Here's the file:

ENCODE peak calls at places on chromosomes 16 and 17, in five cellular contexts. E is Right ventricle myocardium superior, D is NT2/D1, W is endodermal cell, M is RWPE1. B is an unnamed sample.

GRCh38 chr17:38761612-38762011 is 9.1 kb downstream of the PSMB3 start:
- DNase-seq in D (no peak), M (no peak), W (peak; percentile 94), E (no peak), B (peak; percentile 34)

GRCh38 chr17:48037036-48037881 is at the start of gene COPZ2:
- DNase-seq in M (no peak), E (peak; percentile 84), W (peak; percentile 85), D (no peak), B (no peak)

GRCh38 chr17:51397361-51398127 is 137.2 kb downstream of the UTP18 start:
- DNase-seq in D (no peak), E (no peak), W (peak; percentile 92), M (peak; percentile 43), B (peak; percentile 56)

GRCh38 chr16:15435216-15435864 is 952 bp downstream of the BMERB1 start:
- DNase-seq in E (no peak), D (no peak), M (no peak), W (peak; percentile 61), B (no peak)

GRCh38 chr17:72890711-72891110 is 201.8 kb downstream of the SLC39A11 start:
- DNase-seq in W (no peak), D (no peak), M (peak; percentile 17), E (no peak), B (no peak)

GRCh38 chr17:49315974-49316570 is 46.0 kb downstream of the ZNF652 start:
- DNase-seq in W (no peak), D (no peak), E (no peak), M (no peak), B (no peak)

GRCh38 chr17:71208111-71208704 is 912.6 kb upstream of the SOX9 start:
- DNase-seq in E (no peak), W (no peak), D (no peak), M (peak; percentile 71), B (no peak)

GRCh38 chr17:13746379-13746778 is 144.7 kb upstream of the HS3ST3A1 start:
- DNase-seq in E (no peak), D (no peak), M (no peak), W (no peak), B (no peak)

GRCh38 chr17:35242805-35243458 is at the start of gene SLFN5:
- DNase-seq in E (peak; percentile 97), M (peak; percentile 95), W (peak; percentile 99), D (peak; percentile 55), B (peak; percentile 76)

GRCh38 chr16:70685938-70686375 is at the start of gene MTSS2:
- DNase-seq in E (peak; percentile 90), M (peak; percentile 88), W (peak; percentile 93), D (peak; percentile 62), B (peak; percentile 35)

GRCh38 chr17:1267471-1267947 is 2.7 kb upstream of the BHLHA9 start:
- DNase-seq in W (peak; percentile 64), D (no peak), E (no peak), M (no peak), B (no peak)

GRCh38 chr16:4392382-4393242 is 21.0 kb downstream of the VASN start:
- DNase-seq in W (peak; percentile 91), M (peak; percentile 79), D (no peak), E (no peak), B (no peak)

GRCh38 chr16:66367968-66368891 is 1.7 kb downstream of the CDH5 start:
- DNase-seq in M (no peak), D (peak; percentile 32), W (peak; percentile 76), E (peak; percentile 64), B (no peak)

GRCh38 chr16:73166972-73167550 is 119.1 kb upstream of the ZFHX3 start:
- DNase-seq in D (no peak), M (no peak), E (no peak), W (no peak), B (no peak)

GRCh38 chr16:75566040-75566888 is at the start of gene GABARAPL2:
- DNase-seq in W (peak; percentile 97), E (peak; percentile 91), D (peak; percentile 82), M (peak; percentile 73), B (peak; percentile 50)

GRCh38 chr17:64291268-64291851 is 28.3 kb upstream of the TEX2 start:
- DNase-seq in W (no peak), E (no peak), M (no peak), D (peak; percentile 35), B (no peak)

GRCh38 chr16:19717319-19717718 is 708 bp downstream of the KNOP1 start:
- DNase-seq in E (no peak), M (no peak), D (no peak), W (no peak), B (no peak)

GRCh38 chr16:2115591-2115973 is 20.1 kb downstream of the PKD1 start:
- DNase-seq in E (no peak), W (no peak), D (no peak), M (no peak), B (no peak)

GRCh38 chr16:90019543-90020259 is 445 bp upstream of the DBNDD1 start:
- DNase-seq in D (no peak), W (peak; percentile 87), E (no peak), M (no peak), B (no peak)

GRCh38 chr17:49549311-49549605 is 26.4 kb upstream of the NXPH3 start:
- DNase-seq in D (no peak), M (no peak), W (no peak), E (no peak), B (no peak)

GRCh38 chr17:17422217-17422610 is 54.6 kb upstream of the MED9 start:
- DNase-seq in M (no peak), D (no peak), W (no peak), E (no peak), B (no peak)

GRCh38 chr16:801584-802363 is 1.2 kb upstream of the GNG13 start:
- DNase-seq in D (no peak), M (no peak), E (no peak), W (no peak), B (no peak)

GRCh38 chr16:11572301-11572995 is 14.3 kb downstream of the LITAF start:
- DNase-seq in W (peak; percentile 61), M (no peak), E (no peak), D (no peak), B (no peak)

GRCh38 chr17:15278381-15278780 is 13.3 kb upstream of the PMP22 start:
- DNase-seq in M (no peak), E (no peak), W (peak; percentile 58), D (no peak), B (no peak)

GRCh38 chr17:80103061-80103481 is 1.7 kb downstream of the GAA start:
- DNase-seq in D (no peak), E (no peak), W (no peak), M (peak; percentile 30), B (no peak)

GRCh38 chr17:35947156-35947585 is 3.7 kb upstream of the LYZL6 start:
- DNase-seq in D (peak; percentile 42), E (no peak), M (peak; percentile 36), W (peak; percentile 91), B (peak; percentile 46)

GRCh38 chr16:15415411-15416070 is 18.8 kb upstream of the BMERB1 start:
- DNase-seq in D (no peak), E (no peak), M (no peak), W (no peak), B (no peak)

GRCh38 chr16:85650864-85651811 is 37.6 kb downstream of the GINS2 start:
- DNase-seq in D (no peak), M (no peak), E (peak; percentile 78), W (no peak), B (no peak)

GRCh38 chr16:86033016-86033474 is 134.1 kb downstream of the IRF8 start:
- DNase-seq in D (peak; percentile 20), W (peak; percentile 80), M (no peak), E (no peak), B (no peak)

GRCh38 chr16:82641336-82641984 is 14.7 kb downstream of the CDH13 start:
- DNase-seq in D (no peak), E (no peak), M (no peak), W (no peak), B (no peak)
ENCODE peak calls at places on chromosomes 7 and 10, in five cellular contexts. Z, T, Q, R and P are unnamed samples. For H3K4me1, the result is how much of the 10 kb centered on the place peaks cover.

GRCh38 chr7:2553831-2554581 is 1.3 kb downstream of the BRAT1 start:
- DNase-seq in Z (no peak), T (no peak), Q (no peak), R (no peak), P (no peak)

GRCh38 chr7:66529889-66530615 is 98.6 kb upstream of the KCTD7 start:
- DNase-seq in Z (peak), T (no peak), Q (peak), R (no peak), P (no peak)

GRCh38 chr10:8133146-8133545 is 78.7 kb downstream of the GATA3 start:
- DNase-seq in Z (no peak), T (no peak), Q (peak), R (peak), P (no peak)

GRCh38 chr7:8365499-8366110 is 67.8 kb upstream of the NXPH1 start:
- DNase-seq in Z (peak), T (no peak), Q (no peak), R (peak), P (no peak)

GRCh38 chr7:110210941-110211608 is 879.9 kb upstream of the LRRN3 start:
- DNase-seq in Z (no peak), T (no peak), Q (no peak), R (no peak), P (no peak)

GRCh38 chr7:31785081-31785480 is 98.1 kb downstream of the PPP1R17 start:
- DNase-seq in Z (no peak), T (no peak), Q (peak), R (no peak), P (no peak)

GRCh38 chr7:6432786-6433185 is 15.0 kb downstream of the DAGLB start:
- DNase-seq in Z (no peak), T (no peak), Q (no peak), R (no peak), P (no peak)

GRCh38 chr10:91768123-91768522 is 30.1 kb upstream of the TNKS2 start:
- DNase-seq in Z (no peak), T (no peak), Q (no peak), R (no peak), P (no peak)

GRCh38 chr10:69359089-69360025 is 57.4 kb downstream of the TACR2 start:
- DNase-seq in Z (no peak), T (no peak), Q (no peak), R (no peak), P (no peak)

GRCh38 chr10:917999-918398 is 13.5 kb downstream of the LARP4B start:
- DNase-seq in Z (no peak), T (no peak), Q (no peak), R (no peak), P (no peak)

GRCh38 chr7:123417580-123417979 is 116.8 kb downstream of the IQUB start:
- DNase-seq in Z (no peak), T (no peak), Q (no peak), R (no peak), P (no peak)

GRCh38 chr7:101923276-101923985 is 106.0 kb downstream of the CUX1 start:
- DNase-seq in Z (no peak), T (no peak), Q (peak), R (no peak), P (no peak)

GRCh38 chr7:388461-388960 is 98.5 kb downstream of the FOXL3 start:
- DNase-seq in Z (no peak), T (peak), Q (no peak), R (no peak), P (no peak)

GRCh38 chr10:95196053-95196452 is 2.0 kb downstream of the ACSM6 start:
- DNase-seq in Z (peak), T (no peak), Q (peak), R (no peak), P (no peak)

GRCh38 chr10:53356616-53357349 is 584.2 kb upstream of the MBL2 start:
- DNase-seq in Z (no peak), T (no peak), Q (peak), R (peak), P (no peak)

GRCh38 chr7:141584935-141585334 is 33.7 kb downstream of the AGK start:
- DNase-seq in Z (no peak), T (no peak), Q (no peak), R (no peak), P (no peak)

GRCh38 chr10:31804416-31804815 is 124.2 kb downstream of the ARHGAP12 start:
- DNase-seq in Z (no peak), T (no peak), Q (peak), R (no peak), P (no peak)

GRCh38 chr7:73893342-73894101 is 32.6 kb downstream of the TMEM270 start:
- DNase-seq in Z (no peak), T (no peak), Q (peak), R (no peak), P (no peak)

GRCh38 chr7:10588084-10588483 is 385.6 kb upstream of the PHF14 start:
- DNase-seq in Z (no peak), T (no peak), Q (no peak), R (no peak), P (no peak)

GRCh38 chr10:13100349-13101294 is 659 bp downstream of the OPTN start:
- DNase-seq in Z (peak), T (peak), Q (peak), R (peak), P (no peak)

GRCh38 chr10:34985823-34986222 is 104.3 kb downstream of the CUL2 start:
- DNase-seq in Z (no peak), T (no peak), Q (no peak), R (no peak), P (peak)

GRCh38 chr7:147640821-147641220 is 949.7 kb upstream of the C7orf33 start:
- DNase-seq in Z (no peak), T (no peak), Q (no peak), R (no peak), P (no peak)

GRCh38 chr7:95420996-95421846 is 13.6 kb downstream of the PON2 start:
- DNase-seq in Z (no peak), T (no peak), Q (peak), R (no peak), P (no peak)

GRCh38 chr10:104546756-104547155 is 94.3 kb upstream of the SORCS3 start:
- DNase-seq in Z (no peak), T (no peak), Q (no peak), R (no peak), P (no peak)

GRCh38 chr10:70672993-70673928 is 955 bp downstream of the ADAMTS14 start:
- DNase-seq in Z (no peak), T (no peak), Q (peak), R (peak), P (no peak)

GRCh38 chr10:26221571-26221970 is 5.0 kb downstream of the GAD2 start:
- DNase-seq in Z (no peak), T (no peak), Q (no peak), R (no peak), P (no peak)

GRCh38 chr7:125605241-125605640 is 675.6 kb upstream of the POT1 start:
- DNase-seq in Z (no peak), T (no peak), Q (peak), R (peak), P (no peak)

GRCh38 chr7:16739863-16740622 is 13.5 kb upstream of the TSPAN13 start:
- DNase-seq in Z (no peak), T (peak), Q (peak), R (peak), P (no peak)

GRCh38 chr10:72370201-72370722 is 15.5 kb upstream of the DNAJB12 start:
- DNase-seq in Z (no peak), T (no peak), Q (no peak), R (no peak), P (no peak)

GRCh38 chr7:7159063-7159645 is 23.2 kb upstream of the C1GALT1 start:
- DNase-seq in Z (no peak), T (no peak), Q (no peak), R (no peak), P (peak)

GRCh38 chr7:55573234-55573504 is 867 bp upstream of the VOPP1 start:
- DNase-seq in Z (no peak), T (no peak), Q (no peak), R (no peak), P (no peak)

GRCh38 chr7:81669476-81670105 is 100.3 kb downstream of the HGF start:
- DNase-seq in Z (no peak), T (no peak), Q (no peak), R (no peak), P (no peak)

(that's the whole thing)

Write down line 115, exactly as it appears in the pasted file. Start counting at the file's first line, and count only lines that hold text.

GRCh38 chr7:125605241-125605640 is 675.6 kb upstream of the POT1 start: